Dowd’s “prayer” will have the same effect as the “thoughts and prayers” that are the sole national Republican response to the Parkland Florida school massacre.

Curiously, Dowd told the Daily Beast that he was speaking on behalf of the president in his capacity as Trump’s attorney. When the Daily Beast published that statement, Dowd immediately retracted it and said he was not speaking for the president.

If Dowd was truth-telling in his retraction, it means that while serving as Trump’s personal attorney, he has made public statements on his own initiative about a matter of the greatest importance to his client without his client’s knowledge or approval. If indeed Dowd were not speaking for Trump, one would expect Trump, the client whose interests are being affected, to discharge his attorney for acting without permission in a way that could damage the client. On the other hand, if Trump liked what Dowd said, he (Trump) would not fire the attorney and would align himself with the attorney’s statements. That is, in fact, what Trump did via the usual Saturday tweet storm, denying yet again that he colluded with Russians and yet again attacking federal law enforcement agencies and the State Department that he has criticized repeatedly during the campaign and after becoming president.

This dance brings to mind that other Trump attorney who claims to have acted in another matter of vital importance to Trump but without Trump’s knowledge or approval. This, of course, is Michael Cohen who has represented Trump for years and who admits he paid $130,000 to porn star Stormy Daniels to secure her agreement to remain silent about her claimed affair with Trump, an affair that Trump has denied.

So, once again, we have an attorney for Trump claiming to act on behalf of Trump without Trump’s knowledge or consent, using the attorney’s own funds and without expectation of reimbursement.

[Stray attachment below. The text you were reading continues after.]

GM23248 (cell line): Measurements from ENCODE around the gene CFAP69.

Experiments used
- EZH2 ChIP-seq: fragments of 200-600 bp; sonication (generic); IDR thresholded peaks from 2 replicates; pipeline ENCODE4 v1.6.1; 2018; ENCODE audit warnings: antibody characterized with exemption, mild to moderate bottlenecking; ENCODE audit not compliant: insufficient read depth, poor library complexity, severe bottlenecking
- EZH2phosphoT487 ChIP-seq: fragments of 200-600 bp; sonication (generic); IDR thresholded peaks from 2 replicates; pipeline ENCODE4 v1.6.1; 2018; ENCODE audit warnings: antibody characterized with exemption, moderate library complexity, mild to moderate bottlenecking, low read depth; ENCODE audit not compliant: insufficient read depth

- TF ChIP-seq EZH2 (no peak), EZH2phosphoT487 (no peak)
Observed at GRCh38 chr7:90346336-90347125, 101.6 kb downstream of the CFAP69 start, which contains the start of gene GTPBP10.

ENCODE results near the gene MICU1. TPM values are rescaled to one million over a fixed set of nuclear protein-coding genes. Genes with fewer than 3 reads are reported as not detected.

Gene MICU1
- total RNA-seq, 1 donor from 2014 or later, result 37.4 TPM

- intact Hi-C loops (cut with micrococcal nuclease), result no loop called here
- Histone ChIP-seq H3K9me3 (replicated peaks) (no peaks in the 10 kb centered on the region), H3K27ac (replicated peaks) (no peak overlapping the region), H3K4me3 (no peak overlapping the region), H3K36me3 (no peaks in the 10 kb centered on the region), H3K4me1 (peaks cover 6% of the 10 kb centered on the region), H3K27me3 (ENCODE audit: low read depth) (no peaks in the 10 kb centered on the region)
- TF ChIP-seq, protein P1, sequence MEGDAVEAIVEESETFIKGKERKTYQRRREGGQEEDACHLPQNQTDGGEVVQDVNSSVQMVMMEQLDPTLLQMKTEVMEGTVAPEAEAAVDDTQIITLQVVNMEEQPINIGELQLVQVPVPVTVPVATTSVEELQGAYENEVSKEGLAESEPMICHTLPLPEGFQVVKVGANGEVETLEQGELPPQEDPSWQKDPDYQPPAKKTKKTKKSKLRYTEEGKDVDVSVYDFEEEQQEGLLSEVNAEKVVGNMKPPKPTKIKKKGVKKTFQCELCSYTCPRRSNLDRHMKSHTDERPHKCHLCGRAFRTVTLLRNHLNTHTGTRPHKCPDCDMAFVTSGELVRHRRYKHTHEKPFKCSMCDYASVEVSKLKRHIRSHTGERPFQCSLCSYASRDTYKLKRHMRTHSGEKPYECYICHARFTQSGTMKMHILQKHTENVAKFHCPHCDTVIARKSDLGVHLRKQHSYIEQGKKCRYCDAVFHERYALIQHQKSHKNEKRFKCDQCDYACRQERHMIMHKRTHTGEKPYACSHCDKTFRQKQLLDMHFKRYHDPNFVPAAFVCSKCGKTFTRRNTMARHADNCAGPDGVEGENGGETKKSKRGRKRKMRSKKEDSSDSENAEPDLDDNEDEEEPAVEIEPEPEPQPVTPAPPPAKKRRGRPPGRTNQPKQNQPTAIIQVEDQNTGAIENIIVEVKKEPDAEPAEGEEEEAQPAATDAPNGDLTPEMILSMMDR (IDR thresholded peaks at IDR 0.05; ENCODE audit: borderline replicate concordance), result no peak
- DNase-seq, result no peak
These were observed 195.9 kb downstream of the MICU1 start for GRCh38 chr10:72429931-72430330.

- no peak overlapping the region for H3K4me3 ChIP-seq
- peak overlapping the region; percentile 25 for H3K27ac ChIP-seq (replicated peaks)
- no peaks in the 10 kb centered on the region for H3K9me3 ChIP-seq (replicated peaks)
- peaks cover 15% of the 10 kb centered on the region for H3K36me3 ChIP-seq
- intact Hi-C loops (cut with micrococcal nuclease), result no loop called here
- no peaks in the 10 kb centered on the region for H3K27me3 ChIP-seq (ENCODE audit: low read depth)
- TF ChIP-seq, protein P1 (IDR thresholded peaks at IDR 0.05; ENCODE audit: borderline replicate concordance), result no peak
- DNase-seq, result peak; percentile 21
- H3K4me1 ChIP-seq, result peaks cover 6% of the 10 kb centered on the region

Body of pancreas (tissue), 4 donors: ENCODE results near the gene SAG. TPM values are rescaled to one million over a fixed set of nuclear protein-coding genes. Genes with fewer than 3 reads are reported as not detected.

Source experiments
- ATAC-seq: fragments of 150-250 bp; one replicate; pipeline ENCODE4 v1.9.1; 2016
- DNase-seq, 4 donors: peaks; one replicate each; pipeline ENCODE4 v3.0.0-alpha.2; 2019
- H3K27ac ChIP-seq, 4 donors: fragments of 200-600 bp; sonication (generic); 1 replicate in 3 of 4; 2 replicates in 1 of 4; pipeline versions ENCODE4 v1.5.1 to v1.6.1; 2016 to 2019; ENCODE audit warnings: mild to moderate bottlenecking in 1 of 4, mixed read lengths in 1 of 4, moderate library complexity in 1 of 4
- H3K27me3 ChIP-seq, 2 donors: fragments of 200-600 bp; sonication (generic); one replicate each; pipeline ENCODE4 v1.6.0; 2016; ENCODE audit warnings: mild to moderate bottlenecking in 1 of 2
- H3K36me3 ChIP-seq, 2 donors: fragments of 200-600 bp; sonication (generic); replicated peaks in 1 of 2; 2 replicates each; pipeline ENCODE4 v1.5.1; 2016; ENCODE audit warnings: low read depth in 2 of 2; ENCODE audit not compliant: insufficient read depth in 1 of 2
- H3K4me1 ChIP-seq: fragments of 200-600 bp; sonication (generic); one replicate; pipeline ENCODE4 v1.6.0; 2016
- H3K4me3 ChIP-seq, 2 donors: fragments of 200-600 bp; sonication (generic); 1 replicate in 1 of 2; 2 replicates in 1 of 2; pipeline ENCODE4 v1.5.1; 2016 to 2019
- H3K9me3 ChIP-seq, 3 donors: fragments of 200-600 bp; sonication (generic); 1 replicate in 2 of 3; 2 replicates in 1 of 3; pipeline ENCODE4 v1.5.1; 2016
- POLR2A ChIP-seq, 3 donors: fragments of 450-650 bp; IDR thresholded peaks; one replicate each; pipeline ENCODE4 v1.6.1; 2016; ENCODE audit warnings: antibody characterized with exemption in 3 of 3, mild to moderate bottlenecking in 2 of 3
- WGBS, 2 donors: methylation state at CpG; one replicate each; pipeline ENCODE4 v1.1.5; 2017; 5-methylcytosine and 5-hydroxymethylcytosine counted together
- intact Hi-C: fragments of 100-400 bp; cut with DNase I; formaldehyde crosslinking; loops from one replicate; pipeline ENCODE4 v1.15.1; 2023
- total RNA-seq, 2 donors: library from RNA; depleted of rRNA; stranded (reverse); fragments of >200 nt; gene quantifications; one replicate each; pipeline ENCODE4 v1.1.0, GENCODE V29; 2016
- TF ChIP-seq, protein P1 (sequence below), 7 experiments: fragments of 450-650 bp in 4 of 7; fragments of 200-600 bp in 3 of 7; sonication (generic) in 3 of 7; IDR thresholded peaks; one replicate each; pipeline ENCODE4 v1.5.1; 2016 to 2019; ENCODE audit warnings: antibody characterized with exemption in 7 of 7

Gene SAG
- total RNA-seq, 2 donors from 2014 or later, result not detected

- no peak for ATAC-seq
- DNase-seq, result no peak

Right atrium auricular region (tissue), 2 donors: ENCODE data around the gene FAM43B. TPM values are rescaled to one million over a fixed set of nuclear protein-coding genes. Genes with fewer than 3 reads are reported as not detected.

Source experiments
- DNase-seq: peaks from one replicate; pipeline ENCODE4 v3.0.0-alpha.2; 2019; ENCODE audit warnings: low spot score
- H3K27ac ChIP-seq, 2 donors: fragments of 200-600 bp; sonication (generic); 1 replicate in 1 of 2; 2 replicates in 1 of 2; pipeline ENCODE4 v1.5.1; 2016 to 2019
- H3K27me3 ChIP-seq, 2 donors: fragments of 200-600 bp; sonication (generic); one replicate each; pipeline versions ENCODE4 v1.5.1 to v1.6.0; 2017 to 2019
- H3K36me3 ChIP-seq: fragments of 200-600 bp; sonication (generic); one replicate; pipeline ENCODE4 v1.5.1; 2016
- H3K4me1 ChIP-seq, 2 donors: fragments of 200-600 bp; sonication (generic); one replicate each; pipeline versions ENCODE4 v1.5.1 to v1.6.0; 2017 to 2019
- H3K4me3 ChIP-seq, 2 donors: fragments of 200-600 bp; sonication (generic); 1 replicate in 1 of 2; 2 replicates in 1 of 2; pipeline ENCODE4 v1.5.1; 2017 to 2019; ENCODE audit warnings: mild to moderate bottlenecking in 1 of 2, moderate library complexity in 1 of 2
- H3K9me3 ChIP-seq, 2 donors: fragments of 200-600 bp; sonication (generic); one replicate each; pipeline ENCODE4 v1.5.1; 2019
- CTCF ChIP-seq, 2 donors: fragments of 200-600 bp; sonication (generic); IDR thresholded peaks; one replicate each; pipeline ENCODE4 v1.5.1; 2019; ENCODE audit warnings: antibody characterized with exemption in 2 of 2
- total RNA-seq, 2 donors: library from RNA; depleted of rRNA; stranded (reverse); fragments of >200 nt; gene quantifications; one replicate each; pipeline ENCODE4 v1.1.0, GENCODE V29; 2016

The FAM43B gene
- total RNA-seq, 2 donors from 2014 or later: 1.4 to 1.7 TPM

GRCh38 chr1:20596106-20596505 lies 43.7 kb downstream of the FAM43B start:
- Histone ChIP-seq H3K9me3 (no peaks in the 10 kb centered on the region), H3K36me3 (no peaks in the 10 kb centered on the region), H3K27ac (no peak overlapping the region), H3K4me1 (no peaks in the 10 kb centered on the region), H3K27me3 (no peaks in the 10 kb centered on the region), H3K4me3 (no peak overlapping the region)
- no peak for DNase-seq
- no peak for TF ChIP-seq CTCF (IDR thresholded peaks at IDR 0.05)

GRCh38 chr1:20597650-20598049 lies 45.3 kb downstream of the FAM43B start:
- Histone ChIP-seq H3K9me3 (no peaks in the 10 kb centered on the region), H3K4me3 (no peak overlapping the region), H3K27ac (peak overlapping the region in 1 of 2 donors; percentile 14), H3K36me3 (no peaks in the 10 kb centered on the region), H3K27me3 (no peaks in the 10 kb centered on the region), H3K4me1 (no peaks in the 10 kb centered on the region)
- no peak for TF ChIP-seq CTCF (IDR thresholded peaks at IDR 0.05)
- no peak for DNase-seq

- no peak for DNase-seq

While the standards of attorney conduct have apparently loosened dramatically over recent decades, it is still considered risky for an attorney to invest in a client’s business. The potential for conflicts of interest to arise when at attorney has a financial stake in a client’s business is serious. One supposes, however, that even when it occurs, the attorney’s investment in the client’s affairs is disclosed to the client. Indeed, I believe it would be a clear ethics violation for an attorney to invest in a client’s business without disclosure to the client.

So, if I am correct, Dowd either is lying about Trump’s knowledge of the payoff to Daniels and the signing of the Nondisclosure Agreement by Dowd on Trump’s behalf or Dowd acted on Trump’s behalf without disclosing that he was, in effect, investing in Trump’s business (in this case, the business being the presidential campaign) by making the secret payment to Daniels with no expectation of repayment. Trump himself did not sign the NDA, but standing alone, that fact does not prove that he was ignorant of the arrangements. Even if it’s true that Cohen did not expect repayment (he reportedly complained to friends that Trump had stiffed him, but this is not substantiated), the payment still represents an investment that would, if successful in silencing Daniels, help get Trump elected, with longer term rewards to Dowd from his alliance with President Trump.

If there is a middle ground here, I don’t see it. We have two different attorneys acting on behalf of a client they claim was ignorant of their actions on the client’s behalf, in matters of the utmost importance to the client’s future. Perhaps someone more steeped in the nuances of attorney ethics than I can explain how such actions are not ethics violations. And, of course, if Trump did know what was being done on his behalf in either or both cases, then the lying is compounded and becomes further dishonesty and corruption on the part of the president.

Time will tell how all this shakes out. Ms. Daniels is represented by Michael Avenatti who is very measured in his public statements and, by relying on his client to speak about Trump, seems to know what he is about. Her interview with 60 Minutes is scheduled to be broadcast next Sunday and, if it happens, will shed new and dramatic light on the situation. And then there is James Comey’s book which is about to publish. Buckle your seat belts. The ride is about to get wilder.